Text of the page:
1. I have very thick skin. Not only is thick skin essential for surviving as a writer, but it is proven to repel wrinkles and stretch marks.
2. I am a meticulous researcher. If I have a character chewing gum, rest assured that I would have researched the exact type of gum, from flavor to appearance and who made them at what period of time, and the exact composition of the gum including what particular sapodilla tree in Central America the latex sap came from. No one scratches their ass or picks their nose in my WIP without me researching it first. I take my ass scratching very seriously.
3. I learn more about my craft from reading others all the time. Lisa said this too and I completely agree. How can you write if you don't read? I say this to my students who are afraid of writing. For them, since they are writing academic papers, I always remind them to read the paper or news magazines and journals every day so that their writing will improve. Right now, I think alot of them only read the National Enquirer or nothing at all, if their papers are any indication of their reading.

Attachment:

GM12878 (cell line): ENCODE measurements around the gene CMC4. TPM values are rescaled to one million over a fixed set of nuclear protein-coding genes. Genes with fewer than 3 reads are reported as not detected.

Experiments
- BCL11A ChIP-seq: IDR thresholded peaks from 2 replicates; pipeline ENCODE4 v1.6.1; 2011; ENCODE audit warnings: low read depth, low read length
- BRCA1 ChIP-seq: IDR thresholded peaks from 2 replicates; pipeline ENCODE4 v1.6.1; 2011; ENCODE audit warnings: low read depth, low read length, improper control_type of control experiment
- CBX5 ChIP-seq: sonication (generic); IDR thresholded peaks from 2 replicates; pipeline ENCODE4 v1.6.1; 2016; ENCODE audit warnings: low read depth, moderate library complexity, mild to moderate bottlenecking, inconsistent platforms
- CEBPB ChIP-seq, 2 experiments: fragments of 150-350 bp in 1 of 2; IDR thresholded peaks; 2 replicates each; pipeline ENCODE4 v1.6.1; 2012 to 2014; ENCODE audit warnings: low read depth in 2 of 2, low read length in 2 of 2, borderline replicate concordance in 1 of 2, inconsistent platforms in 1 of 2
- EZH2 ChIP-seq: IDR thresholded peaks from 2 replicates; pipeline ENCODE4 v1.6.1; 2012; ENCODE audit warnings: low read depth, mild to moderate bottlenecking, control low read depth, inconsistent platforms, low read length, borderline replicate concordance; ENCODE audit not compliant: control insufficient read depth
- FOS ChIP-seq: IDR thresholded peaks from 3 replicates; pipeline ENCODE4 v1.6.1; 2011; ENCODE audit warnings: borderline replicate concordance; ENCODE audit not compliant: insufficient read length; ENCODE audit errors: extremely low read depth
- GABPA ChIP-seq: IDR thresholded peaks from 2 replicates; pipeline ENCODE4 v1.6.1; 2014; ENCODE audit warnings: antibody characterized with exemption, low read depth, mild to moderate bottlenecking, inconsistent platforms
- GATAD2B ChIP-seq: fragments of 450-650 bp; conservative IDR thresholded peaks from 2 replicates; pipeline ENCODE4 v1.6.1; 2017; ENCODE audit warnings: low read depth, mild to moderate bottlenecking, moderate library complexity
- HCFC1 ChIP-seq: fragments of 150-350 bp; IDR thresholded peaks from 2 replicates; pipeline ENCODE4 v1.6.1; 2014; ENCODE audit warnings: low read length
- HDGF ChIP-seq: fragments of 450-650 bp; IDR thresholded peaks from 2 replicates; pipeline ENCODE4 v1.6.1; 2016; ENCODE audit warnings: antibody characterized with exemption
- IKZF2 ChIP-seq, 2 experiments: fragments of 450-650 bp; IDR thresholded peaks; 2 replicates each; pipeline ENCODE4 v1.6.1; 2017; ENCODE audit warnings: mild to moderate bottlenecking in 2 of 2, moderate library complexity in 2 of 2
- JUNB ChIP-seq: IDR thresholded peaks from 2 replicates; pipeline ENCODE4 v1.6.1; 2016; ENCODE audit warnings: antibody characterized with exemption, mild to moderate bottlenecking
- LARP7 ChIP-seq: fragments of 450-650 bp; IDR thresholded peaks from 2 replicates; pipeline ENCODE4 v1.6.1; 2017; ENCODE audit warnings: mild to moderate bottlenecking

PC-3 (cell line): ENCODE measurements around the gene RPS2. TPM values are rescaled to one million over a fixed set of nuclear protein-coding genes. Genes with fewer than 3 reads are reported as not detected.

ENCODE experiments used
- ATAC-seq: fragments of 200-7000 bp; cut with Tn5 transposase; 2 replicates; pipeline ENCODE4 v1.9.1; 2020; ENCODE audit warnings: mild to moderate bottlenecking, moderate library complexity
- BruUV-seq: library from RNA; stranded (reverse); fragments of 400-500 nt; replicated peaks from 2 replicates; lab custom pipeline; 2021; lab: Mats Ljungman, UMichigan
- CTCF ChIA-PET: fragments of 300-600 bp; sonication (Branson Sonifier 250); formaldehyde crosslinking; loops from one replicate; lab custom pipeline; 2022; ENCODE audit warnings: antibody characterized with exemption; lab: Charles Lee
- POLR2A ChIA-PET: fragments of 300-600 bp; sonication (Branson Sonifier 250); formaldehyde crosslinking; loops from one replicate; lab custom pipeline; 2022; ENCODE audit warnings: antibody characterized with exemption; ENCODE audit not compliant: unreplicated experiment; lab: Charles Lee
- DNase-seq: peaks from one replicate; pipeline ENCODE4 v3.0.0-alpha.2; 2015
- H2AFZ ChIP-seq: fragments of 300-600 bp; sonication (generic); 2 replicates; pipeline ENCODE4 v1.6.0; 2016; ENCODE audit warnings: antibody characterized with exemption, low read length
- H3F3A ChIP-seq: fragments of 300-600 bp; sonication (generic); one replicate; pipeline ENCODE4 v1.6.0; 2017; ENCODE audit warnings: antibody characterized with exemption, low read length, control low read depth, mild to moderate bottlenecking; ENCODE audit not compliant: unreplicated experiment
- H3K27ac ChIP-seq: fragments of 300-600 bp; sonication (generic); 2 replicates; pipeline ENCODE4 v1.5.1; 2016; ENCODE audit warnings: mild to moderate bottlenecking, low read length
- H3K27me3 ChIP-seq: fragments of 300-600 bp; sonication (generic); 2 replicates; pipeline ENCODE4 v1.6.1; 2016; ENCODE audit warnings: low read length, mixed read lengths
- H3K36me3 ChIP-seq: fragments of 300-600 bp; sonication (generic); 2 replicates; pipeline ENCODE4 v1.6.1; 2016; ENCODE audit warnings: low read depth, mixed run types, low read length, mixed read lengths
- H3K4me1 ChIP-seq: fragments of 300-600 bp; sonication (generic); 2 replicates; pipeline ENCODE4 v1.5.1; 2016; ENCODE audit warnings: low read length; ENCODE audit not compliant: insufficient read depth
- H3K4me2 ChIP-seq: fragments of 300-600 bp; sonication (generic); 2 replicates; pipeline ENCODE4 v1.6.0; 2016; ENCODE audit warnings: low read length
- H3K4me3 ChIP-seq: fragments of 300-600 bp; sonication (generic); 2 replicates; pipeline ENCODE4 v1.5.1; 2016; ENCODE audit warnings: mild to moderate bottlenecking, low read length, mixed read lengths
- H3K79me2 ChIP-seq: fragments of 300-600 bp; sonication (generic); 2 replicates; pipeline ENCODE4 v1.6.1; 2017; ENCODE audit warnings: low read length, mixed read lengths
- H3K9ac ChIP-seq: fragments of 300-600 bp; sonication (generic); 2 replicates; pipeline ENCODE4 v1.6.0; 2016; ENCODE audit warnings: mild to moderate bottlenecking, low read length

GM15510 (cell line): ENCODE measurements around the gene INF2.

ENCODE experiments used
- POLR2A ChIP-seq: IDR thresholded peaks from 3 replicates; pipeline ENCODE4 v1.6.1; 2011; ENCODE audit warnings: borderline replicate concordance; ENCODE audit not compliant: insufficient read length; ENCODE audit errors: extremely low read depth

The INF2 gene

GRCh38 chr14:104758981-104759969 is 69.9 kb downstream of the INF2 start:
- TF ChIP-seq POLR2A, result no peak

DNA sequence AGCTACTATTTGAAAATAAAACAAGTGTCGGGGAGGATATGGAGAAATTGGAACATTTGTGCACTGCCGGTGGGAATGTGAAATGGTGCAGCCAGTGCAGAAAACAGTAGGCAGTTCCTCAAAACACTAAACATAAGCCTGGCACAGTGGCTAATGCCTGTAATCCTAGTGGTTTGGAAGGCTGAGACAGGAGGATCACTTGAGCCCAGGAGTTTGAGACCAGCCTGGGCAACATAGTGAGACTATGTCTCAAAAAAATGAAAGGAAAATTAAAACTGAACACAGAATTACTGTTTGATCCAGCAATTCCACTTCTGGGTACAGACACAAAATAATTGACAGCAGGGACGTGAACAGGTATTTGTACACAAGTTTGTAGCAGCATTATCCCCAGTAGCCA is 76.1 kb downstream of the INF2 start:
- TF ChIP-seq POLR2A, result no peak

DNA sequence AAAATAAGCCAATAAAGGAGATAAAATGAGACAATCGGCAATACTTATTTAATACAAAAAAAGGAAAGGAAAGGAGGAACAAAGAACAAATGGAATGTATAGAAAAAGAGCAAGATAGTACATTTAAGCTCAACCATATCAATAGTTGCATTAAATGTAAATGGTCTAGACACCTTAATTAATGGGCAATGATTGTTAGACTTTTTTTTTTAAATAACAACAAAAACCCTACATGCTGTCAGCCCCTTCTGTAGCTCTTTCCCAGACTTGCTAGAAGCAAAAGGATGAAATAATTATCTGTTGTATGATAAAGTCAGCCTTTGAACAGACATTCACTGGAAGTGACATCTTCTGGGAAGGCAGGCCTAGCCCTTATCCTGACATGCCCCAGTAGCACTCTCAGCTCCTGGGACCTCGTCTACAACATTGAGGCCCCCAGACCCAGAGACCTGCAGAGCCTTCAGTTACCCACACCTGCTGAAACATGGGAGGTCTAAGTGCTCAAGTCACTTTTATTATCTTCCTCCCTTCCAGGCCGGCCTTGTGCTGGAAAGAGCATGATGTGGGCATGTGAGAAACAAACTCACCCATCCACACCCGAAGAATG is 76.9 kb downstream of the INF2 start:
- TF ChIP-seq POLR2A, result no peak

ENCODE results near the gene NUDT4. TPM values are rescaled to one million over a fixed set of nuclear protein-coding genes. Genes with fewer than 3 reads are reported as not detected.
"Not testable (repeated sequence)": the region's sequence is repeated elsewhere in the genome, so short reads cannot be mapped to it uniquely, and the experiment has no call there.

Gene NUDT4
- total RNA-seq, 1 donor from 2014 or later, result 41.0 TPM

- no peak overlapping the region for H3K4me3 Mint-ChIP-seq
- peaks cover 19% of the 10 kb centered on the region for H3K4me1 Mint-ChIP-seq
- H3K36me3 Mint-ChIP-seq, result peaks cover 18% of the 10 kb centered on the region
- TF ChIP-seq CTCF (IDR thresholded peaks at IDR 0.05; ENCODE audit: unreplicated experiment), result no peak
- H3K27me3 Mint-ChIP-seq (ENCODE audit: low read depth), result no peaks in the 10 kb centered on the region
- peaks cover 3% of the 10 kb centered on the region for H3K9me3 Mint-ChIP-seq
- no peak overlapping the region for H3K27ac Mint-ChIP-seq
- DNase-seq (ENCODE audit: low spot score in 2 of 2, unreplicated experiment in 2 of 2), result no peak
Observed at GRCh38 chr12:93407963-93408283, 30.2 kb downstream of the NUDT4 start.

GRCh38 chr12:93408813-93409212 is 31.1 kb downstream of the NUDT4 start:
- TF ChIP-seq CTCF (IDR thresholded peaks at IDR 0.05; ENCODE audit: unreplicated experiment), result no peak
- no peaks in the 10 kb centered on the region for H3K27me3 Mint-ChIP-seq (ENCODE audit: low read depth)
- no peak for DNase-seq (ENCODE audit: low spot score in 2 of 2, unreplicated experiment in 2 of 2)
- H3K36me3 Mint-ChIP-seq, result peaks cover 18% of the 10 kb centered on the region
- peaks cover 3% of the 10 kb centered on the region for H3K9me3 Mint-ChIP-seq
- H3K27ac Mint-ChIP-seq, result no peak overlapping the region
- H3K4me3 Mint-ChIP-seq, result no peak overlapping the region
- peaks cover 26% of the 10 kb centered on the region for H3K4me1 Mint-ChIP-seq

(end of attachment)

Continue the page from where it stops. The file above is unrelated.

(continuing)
4. I enjoy editing. I really do. I love tightening and tightening and tightening - sort of like a plastic surgeon on Joan Rivers face...
5. I enjoy writing. This is clearly a proven strength for a writer, right? I mean I'm not saying I do it well, I'm just saying I enjoy it. Love it actually. Writing feels good even during the times when it can be incredibly hard and frustrating. When all you have is one sentence out of hours of writing. It still feels great. And that's all I have to say about that.